Report: China Persists in 'Egregious' Religious Freedom Violations

China continues to engage in severe violations of freedom of religion, according to the latest annual report on religious freedom.

The United States Commission on International Religious Freedom (USCIRF) once again recommended Secretary of State Condoleezza Rice to designate the communist state as a country of particular concern (CPC) upon the release of this year’s recommendation for CPC designation, the Commission’s Watch List, and the Commission’s 2006 Annual Report. CPC designation is given to countries for ongoing, egregious violations of religious freedom.

Since 1999, the Commission has recommended China to be designated as a CPC. According to the report, Chinese government officials continue to control, monitor, and restrain the activities of all religious communities including “house church” Protestants and “underground” Roman Catholics. Moreover, prominent religious leaders and adherents alike continue to suffer from confinement, torture, disappearances, imprisonment, and subjection to other forms of ill treatment due to their religious beliefs.

China’s government has pressured religious groups to register and, in practice, affiliate with one of the seven government-sanctioned “patriotic religious organizations,” reported USCIRF. Groups that resist pressure to register have been shut down and their leaders detained, fined, and even forced to face criminal prosecution.

USCIRF’s annual report notes that many of the congregants of the unregistered South China Church, including its pastor, remain in jail facing serious charges and are said to be tortured and badly treated in prison. In August 2005, some 40 people of the South China Church were reportedly detained in Hubei during a religious training meeting.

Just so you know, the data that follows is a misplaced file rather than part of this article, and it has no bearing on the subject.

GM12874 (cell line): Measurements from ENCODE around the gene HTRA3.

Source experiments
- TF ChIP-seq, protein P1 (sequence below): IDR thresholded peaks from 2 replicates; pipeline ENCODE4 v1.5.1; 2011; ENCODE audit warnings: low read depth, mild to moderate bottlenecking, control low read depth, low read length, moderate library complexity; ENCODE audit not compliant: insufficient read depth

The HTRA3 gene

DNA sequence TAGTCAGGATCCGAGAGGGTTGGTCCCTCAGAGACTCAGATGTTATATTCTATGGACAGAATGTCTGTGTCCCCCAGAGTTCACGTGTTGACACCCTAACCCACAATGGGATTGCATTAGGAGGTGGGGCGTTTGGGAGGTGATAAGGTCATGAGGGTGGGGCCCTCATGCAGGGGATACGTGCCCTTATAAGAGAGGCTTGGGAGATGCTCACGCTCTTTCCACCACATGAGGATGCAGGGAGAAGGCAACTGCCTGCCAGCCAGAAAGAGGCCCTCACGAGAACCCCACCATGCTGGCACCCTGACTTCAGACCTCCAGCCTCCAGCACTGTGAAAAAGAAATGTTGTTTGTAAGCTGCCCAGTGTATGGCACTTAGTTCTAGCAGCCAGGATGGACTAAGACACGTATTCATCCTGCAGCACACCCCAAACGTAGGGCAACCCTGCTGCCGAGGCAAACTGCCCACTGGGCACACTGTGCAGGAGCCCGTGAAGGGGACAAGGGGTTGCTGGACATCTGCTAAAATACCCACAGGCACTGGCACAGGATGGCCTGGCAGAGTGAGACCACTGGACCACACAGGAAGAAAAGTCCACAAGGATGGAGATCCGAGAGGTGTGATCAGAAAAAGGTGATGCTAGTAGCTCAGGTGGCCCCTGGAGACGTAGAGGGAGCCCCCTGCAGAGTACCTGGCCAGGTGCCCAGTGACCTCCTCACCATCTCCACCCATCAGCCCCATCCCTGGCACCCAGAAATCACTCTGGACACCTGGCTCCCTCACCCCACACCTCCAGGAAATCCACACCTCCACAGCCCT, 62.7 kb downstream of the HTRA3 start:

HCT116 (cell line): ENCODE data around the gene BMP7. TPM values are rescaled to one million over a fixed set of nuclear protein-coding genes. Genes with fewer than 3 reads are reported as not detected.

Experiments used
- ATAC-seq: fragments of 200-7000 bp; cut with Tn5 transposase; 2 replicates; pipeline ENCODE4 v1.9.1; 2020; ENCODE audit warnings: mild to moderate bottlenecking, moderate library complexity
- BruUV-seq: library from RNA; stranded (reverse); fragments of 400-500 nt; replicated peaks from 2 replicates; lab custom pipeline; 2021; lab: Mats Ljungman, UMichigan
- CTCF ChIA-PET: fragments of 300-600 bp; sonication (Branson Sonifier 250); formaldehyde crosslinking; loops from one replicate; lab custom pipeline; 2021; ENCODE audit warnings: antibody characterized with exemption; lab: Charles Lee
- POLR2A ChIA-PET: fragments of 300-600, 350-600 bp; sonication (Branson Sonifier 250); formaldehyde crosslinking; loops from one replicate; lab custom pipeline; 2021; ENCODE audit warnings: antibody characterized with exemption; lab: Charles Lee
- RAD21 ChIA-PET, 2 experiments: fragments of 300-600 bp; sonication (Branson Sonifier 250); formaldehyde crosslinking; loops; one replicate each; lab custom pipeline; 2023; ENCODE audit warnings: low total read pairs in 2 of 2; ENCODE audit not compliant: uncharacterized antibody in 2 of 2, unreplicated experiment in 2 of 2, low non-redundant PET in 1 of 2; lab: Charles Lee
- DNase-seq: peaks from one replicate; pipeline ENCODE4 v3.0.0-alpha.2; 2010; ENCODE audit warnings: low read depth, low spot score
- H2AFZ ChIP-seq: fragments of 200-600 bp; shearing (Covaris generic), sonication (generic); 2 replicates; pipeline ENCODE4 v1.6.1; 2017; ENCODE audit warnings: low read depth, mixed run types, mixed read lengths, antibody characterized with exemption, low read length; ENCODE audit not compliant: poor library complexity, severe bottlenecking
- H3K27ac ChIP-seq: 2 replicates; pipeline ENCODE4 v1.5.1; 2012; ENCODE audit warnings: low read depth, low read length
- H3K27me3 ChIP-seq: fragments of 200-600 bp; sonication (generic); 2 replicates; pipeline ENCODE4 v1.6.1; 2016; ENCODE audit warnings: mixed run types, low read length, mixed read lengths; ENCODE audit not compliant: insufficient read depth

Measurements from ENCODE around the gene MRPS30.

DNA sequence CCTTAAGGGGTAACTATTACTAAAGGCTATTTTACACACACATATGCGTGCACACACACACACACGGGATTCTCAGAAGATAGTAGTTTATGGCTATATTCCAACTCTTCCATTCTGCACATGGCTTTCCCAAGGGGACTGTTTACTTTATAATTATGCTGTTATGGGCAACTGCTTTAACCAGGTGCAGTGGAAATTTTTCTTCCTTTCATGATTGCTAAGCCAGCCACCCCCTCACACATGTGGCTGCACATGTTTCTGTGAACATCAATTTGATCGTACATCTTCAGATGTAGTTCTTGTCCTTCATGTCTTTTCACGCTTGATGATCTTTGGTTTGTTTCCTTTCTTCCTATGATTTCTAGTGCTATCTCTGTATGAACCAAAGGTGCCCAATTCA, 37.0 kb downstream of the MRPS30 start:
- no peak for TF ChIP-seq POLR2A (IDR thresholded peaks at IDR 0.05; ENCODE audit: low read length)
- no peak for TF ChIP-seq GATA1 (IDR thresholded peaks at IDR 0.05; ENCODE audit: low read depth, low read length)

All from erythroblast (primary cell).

The government is said to intimidate, extort, harass, detain, and close unregistered Protestant groups in China. It also continued to perform large-scale raids of house church meetings in various parts of the country.

Unregistered Roman Catholic churches in China, which maintains allegiance to the Vatican, are also oppressed by the Chinese government. More than four Catholic bishops or priests are under arrest, imprisoned, or detained, according to the report.

Reasons for resisting registration include the following: having to provide the government with the names and contact information of their congregants; having to receive approval from the relevant patriotic religious organization on leadership decisions; and having to inform that organization about religious activities and programs. Religious leaders also reported that patriotic religious organizations sometimes interfere in doctrinal decisions and require them to resist from teaching on certain subjects or presiding over certain religious rituals.

The Chinese government also tightly controls religious activities and places of worship, according to reports.

During an unprecedented two-week visit to China in August 2005, USCIRF confirmed with religious affairs officials in Xinjiang the policy that forbids minors from participating in any religious activity before completing nine years of compulsory education.

Besides recommending that China remain on the CPC list, the Commission offered recommendations on U.S. policy toward China including the following: end human rights abuses in China; build an existing effort to improve the rule of law in China; strengthen international coordination for technical assistance programs; expand U.S. outreach and public diplomacy in Tibet and Xinjiang; enhance the U.S.-China bilateral human rights dialogue; and addressing the conditions of North Koreans in China.